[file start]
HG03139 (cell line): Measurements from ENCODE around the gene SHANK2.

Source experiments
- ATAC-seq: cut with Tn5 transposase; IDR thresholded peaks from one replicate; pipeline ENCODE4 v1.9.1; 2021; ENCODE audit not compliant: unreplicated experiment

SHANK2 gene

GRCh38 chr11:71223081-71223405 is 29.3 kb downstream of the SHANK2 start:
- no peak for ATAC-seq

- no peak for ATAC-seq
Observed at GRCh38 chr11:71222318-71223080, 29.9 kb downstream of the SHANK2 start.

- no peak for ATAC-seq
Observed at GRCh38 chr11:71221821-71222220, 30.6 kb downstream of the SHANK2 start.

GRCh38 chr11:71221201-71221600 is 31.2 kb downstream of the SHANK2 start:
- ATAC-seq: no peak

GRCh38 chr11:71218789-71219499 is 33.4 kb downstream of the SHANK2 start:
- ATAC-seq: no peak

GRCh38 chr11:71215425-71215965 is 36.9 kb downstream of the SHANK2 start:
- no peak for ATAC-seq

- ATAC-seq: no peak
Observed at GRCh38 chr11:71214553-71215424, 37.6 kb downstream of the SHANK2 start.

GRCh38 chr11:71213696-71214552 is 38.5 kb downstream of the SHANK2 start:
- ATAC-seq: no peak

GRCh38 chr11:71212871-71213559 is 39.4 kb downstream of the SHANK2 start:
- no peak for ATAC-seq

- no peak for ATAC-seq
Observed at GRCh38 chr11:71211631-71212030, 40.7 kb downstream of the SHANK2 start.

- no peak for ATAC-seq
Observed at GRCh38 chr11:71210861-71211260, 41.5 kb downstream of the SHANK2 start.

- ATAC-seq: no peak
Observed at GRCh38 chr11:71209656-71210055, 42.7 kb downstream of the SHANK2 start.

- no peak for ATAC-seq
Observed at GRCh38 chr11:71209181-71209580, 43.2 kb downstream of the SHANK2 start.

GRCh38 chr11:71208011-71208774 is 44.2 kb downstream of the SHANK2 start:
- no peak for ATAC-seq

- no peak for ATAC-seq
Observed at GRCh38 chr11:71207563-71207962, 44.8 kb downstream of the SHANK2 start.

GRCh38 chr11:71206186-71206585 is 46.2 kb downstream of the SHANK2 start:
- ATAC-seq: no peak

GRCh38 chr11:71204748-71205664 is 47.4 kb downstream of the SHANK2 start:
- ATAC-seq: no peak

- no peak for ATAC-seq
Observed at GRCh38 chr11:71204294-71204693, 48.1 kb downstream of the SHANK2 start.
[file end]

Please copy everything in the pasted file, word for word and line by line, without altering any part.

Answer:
HG03139 (cell line): Measurements from ENCODE around the gene SHANK2.

Source experiments
- ATAC-seq: cut with Tn5 transposase; IDR thresholded peaks from one replicate; pipeline ENCODE4 v1.9.1; 2021; ENCODE audit not compliant: unreplicated experiment

SHANK2 gene

GRCh38 chr11:71223081-71223405 is 29.3 kb downstream of the SHANK2 start:
- no peak for ATAC-seq

- no peak for ATAC-seq
Observed at GRCh38 chr11:71222318-71223080, 29.9 kb downstream of the SHANK2 start.

- no peak for ATAC-seq
Observed at GRCh38 chr11:71221821-71222220, 30.6 kb downstream of the SHANK2 start.

GRCh38 chr11:71221201-71221600 is 31.2 kb downstream of the SHANK2 start:
- ATAC-seq: no peak

GRCh38 chr11:71218789-71219499 is 33.4 kb downstream of the SHANK2 start:
- ATAC-seq: no peak

GRCh38 chr11:71215425-71215965 is 36.9 kb downstream of the SHANK2 start:
- no peak for ATAC-seq

- ATAC-seq: no peak
Observed at GRCh38 chr11:71214553-71215424, 37.6 kb downstream of the SHANK2 start.

GRCh38 chr11:71213696-71214552 is 38.5 kb downstream of the SHANK2 start:
- ATAC-seq: no peak

GRCh38 chr11:71212871-71213559 is 39.4 kb downstream of the SHANK2 start:
- no peak for ATAC-seq

- no peak for ATAC-seq
Observed at GRCh38 chr11:71211631-71212030, 40.7 kb downstream of the SHANK2 start.

- no peak for ATAC-seq
Observed at GRCh38 chr11:71210861-71211260, 41.5 kb downstream of the SHANK2 start.

- ATAC-seq: no peak
Observed at GRCh38 chr11:71209656-71210055, 42.7 kb downstream of the SHANK2 start.

- no peak for ATAC-seq
Observed at GRCh38 chr11:71209181-71209580, 43.2 kb downstream of the SHANK2 start.

GRCh38 chr11:71208011-71208774 is 44.2 kb downstream of the SHANK2 start:
- no peak for ATAC-seq

- no peak for ATAC-seq
Observed at GRCh38 chr11:71207563-71207962, 44.8 kb downstream of the SHANK2 start.

GRCh38 chr11:71206186-71206585 is 46.2 kb downstream of the SHANK2 start:
- ATAC-seq: no peak

GRCh38 chr11:71204748-71205664 is 47.4 kb downstream of the SHANK2 start:
- ATAC-seq: no peak

- no peak for ATAC-seq
Observed at GRCh38 chr11:71204294-71204693, 48.1 kb downstream of the SHANK2 start.